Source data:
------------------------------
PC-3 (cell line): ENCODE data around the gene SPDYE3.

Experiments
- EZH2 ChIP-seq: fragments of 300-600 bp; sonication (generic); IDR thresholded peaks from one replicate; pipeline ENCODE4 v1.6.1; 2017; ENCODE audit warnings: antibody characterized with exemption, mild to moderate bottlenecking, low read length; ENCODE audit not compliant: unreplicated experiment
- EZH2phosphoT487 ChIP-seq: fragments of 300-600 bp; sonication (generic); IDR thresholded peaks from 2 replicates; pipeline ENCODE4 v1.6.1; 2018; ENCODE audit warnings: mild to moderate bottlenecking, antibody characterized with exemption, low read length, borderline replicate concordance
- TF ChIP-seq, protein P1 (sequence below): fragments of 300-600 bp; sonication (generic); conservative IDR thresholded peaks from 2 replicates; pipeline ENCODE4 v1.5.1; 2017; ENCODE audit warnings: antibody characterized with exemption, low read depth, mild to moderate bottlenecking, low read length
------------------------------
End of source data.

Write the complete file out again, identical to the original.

PC-3 (cell line): ENCODE data around the gene SPDYE3.

Experiments
- EZH2 ChIP-seq: fragments of 300-600 bp; sonication (generic); IDR thresholded peaks from one replicate; pipeline ENCODE4 v1.6.1; 2017; ENCODE audit warnings: antibody characterized with exemption, mild to moderate bottlenecking, low read length; ENCODE audit not compliant: unreplicated experiment
- EZH2phosphoT487 ChIP-seq: fragments of 300-600 bp; sonication (generic); IDR thresholded peaks from 2 replicates; pipeline ENCODE4 v1.6.1; 2018; ENCODE audit warnings: mild to moderate bottlenecking, antibody characterized with exemption, low read length, borderline replicate concordance
- TF ChIP-seq, protein P1 (sequence below): fragments of 300-600 bp; sonication (generic); conservative IDR thresholded peaks from 2 replicates; pipeline ENCODE4 v1.5.1; 2017; ENCODE audit warnings: antibody characterized with exemption, low read depth, mild to moderate bottlenecking, low read length